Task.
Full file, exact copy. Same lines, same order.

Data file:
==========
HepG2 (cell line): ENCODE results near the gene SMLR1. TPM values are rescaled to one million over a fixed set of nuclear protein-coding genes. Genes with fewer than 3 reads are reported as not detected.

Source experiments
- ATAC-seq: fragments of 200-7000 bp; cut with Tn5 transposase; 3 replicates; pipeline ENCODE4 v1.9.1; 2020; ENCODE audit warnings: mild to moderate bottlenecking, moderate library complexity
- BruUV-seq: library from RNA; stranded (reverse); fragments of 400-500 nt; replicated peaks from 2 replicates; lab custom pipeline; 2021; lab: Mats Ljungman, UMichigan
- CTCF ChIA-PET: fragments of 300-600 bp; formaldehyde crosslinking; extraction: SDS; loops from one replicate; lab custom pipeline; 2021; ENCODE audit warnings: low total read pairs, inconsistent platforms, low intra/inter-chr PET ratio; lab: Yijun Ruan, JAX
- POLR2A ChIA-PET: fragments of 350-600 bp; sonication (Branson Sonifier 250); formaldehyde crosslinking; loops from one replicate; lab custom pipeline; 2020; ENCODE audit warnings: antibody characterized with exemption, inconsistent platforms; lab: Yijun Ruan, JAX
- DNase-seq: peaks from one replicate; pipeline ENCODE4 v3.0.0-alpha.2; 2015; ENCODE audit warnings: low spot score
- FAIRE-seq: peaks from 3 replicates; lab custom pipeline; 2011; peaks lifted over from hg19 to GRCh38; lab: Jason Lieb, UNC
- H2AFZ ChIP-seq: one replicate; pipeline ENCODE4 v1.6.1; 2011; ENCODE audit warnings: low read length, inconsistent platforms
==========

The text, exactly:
HepG2 (cell line): ENCODE results near the gene SMLR1. TPM values are rescaled to one million over a fixed set of nuclear protein-coding genes. Genes with fewer than 3 reads are reported as not detected.

Source experiments
- ATAC-seq: fragments of 200-7000 bp; cut with Tn5 transposase; 3 replicates; pipeline ENCODE4 v1.9.1; 2020; ENCODE audit warnings: mild to moderate bottlenecking, moderate library complexity
- BruUV-seq: library from RNA; stranded (reverse); fragments of 400-500 nt; replicated peaks from 2 replicates; lab custom pipeline; 2021; lab: Mats Ljungman, UMichigan
- CTCF ChIA-PET: fragments of 300-600 bp; formaldehyde crosslinking; extraction: SDS; loops from one replicate; lab custom pipeline; 2021; ENCODE audit warnings: low total read pairs, inconsistent platforms, low intra/inter-chr PET ratio; lab: Yijun Ruan, JAX
- POLR2A ChIA-PET: fragments of 350-600 bp; sonication (Branson Sonifier 250); formaldehyde crosslinking; loops from one replicate; lab custom pipeline; 2020; ENCODE audit warnings: antibody characterized with exemption, inconsistent platforms; lab: Yijun Ruan, JAX
- DNase-seq: peaks from one replicate; pipeline ENCODE4 v3.0.0-alpha.2; 2015; ENCODE audit warnings: low spot score
- FAIRE-seq: peaks from 3 replicates; lab custom pipeline; 2011; peaks lifted over from hg19 to GRCh38; lab: Jason Lieb, UNC
- H2AFZ ChIP-seq: one replicate; pipeline ENCODE4 v1.6.1; 2011; ENCODE audit warnings: low read length, inconsistent platforms